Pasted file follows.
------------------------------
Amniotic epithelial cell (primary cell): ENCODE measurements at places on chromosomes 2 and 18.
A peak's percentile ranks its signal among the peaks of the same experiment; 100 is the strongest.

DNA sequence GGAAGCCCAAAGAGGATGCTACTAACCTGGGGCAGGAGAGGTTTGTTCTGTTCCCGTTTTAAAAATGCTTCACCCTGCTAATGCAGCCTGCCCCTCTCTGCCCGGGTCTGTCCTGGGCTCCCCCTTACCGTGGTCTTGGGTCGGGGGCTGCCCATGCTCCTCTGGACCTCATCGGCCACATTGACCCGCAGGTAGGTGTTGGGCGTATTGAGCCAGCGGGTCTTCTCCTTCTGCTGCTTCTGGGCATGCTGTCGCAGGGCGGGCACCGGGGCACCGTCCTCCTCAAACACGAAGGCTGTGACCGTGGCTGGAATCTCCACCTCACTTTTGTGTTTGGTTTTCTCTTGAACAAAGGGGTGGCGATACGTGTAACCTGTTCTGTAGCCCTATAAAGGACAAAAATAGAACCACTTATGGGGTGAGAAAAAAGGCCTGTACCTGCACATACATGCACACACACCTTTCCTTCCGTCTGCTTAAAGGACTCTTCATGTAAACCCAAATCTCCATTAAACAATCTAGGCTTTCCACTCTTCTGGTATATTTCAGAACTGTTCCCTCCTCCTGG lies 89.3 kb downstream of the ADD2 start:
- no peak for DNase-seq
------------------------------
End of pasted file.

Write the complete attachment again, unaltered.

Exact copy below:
Amniotic epithelial cell (primary cell): ENCODE measurements at places on chromosomes 2 and 18.
A peak's percentile ranks its signal among the peaks of the same experiment; 100 is the strongest.

DNA sequence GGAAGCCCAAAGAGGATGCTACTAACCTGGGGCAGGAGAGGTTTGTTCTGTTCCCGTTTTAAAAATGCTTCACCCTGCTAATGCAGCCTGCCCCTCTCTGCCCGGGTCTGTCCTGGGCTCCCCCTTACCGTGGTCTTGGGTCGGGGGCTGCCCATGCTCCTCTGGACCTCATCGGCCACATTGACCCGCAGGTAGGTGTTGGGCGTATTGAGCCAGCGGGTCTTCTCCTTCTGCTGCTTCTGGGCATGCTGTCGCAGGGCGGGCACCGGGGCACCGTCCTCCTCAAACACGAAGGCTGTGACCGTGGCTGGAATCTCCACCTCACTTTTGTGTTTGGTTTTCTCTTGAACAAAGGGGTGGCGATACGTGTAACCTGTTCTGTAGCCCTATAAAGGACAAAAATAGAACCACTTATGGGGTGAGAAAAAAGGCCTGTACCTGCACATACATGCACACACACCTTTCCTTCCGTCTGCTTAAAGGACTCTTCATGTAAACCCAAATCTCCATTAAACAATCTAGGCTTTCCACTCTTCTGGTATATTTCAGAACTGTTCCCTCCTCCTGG lies 89.3 kb downstream of the ADD2 start:
- no peak for DNase-seq